Last time I left you in Part 1 of our story, I was drinking in the back of a campervan on my way to Hobbiton. What’s the worst thing that happened to me, you ask? Nothing.
I enjoyed myself immensely in the faux Middle Earth setting—and the many other noteworthy touristy stops, such as Rotorua, hot springs, splunking in caves and eating my way through the food scene in Wellington. We didn’t get as far as Auckland, but I really liked the diversity of the North Island even though everyone there told us go straight to the South Island. Before I take you to the South Island, we must get into the wine scene on the North Island, which is well worth a stop.
New Zealand has made it easy for visitors to follow their main wine trail all the way from the North Island and into the South Island. The “Classic New Zealand Wine Trail” is marked with brown metal signs along the road. NewZealand.com even says that the trail is not called that for nothing because you can visit over 120 cellar doors that cover about 75% of the country’s wine producing regions. (BTW, “cellar door” is what Kiwis cleverly call the tasting room.) The NZ wine trail goes from Napier on the North Island to Blenheim, which is the Marlborough wine region, in the south.
Through our North Island travels, we started in Napier and headed south towards Marlborough. People recommend taking four days to do the trail. This part is entirely subjective. I’ve known people who have spent weeks trickling down this trail. We spent about five-six days. Some days on the trip, we tried to rush to four or five wineries, whereas one day in the Canterbury region, we spent all afternoon tasting and eating at one winery with the winemaker. Like with most travel plans, be sure to stay open to what happens. For instance, on one of our wine days we stopped in a pub for a quick bite and ended up drinking beer, watching All Blacks rugby and befriending all the locals in the town’s only pub. You never know what can happen. That’s probably the most I’ll talk about beer, so back to the wine.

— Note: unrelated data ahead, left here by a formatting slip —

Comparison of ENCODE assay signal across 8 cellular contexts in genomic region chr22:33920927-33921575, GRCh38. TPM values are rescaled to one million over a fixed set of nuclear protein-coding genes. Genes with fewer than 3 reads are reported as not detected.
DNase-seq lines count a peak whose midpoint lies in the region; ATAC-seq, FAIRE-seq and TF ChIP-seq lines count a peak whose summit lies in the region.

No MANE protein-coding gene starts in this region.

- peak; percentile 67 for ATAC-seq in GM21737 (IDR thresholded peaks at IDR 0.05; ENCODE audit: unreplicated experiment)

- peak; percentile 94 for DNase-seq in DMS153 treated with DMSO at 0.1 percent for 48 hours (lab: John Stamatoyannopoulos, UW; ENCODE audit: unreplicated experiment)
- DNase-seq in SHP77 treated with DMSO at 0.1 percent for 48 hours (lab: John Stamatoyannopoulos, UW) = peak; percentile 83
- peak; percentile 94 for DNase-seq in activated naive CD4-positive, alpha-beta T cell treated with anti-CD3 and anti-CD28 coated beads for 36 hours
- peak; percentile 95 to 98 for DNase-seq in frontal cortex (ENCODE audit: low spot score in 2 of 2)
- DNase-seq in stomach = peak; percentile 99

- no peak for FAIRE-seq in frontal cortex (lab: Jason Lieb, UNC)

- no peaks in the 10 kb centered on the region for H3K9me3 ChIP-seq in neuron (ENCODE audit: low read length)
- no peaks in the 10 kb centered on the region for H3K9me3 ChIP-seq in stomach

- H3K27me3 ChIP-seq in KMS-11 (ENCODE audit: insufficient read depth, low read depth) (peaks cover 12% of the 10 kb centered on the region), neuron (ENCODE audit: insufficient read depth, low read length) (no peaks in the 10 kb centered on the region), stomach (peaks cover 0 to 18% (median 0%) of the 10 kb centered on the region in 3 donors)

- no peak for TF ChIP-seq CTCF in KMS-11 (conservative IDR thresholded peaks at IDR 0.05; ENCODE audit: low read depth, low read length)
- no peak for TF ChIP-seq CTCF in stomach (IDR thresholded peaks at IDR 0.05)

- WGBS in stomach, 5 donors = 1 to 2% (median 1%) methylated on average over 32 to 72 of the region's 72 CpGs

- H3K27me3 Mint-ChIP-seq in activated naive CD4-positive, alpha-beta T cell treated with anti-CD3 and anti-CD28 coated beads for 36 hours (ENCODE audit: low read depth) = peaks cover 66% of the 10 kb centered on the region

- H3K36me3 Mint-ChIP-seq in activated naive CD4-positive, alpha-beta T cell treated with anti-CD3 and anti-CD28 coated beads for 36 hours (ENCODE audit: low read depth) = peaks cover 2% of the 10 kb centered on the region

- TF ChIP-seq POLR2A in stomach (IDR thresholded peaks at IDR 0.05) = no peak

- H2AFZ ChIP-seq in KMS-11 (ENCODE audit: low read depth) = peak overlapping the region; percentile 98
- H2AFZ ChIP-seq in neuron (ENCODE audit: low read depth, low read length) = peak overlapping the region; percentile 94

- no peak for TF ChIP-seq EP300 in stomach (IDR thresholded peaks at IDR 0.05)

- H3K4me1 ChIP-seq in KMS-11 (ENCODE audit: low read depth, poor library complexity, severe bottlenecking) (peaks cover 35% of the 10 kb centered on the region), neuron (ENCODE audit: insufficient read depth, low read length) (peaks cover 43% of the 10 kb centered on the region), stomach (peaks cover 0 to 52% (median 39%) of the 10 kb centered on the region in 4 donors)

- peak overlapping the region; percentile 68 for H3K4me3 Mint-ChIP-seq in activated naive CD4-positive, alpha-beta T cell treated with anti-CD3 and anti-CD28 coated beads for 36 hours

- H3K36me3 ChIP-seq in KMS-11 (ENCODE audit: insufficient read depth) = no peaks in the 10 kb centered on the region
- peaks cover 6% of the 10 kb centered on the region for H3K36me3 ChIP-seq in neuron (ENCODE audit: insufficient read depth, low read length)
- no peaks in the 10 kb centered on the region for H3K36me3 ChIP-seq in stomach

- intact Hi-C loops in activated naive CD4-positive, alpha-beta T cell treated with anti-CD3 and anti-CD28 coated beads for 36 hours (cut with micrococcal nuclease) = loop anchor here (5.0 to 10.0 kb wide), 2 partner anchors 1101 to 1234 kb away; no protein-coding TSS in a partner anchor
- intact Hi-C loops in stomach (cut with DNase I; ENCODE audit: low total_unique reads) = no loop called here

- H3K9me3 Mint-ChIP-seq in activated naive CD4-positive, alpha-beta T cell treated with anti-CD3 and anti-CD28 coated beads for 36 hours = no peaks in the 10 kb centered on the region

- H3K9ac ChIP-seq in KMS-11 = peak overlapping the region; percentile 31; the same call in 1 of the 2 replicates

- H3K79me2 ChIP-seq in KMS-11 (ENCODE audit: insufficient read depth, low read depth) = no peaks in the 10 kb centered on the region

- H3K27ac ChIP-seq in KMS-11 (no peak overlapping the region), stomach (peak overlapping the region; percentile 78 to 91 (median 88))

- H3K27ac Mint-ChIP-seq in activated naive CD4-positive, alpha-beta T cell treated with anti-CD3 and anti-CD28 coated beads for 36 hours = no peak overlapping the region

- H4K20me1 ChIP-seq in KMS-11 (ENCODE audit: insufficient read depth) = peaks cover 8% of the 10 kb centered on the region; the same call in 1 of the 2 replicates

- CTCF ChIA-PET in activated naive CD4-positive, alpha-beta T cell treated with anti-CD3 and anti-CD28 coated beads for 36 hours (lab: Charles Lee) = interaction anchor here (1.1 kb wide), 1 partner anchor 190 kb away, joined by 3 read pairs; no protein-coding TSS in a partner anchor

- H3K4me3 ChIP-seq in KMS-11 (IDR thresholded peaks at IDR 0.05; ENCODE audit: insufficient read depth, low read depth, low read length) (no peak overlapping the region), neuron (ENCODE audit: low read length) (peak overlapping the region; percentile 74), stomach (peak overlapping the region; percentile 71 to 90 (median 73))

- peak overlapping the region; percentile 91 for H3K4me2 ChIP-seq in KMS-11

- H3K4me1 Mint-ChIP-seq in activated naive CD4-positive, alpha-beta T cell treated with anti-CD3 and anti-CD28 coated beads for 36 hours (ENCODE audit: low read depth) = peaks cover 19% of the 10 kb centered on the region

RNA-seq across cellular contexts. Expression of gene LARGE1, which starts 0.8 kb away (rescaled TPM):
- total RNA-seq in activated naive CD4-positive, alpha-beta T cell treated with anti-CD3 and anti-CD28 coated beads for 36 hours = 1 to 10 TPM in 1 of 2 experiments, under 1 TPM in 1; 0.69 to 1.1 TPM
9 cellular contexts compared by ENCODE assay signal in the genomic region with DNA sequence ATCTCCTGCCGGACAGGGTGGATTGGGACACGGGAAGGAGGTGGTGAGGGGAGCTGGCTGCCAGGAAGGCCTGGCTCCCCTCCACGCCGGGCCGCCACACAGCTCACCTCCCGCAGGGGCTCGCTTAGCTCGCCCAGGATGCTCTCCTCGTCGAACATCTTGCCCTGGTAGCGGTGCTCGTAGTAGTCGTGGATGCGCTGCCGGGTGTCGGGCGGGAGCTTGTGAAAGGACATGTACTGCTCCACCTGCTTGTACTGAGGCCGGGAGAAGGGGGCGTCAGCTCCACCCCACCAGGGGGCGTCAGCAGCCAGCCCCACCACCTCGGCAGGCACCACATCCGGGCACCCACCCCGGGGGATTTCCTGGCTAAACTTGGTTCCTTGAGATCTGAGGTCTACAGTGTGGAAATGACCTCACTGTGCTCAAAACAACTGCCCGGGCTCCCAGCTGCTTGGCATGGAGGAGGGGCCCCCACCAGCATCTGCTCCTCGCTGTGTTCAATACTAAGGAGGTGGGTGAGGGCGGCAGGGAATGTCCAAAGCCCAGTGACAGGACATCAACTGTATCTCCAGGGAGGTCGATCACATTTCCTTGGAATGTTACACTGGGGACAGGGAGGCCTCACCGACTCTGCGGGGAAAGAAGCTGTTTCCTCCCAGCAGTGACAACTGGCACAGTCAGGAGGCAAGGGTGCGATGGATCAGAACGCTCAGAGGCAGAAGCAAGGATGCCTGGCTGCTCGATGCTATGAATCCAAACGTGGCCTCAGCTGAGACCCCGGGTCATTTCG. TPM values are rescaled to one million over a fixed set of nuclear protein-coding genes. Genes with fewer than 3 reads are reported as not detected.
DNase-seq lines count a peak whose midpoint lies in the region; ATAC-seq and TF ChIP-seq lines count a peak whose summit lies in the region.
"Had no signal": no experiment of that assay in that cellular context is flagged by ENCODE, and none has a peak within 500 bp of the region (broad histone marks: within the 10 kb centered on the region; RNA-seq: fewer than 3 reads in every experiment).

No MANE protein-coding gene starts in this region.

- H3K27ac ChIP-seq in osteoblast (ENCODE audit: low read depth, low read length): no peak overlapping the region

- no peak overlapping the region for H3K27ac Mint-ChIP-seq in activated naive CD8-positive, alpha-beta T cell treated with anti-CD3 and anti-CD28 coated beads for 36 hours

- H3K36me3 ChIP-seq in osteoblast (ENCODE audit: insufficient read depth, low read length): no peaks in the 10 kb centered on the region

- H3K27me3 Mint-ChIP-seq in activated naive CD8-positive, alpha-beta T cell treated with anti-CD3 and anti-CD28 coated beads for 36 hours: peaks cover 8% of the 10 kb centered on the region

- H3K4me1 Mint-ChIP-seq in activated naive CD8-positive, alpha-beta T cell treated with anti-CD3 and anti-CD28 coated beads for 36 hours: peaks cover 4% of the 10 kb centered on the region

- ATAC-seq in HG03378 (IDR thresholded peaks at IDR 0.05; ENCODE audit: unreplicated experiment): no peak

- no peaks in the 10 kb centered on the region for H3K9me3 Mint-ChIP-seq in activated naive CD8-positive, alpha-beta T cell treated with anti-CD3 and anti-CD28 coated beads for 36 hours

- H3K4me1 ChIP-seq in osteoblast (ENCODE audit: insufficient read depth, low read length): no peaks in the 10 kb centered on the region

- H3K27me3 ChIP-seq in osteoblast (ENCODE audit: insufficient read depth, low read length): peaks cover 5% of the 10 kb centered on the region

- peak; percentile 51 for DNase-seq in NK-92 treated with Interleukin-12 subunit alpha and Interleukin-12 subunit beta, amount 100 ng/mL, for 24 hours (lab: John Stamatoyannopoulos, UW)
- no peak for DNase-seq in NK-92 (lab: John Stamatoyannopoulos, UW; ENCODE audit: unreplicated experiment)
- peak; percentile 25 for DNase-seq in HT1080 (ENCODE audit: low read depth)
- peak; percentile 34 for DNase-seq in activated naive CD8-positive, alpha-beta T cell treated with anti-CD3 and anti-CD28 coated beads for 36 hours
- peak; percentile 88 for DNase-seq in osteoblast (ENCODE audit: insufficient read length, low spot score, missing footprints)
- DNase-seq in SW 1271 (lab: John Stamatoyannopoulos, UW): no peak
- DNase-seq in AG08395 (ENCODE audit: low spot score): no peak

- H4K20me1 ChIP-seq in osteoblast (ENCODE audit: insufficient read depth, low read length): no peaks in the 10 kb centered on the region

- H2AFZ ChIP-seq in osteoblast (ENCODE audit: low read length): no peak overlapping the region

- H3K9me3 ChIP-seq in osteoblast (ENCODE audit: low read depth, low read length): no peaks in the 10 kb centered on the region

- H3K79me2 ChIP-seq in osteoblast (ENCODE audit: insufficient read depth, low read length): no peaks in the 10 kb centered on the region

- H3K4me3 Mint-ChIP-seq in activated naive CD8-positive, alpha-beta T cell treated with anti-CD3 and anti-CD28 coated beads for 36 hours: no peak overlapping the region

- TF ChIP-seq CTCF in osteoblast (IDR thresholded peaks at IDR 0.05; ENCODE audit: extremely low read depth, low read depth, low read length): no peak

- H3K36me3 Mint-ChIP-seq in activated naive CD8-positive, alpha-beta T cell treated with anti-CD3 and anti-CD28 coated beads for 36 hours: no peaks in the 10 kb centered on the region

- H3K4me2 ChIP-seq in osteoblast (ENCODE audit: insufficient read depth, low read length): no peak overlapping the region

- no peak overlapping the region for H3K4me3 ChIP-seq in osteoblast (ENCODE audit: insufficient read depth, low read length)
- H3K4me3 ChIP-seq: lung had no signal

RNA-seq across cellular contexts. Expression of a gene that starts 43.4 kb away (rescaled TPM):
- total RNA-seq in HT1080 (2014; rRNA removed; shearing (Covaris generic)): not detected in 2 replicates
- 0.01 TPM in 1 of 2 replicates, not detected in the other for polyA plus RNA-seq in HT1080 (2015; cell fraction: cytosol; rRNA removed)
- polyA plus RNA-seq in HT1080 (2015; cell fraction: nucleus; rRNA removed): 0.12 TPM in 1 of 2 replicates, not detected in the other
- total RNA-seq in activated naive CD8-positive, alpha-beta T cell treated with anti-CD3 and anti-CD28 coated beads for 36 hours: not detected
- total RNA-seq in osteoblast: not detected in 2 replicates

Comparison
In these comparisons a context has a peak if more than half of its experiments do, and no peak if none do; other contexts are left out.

The two main wine regions we hit in the North Island were Hawkes Bay and Wairarapa. While most people immediately associate Sauvignon Blanc with New Zealand, these non-Marlborough wine regions are known for producing their own tasty varietals. (Varietal is a fancy wine word for grapes. Sexy, I know.) Hawkes Bay is known for making some bold Cabernet Sauvignons. And Wairarapa makes some of the best Pinot Noirs in New Zealand.
Hawkes Bay is huge and contains about 80 wineries, whereas Wairarapa has about 20. The scenery in both parts is equally amazing. Ranging from the Craggy Range Winery, which is nestled at the base of the towering Te Manu Peak, to the sophisticated Te Manu Estate winery, you can get a blend of different experiences. If you tire of the wine, you can go to the beach, hike the gorgeous scenery or learn the “Haka”(an ancient Māori war dance traditionally used on the battlefield to display a tribe’s strength and unity) from the locals at the pub...
ABOUT THE AUTHOR
Orignally from Missouri, Katie has lived in Switzerland, Chicago, San Francisco. Brooklyn and Arizona-and prefers to live in close proximity to old vines. Her first job in college was pouring wines and pruning wines at a winery in Augusta, Missouri which was the first designated AVA in American. Since then, Katie has spend several years working in corporate America as a copywriter and content marketer. She now works for herself because "her boss" adheres to a strict unlimited winery vacation policy. Follow her tasting and travel notes: @eieigel.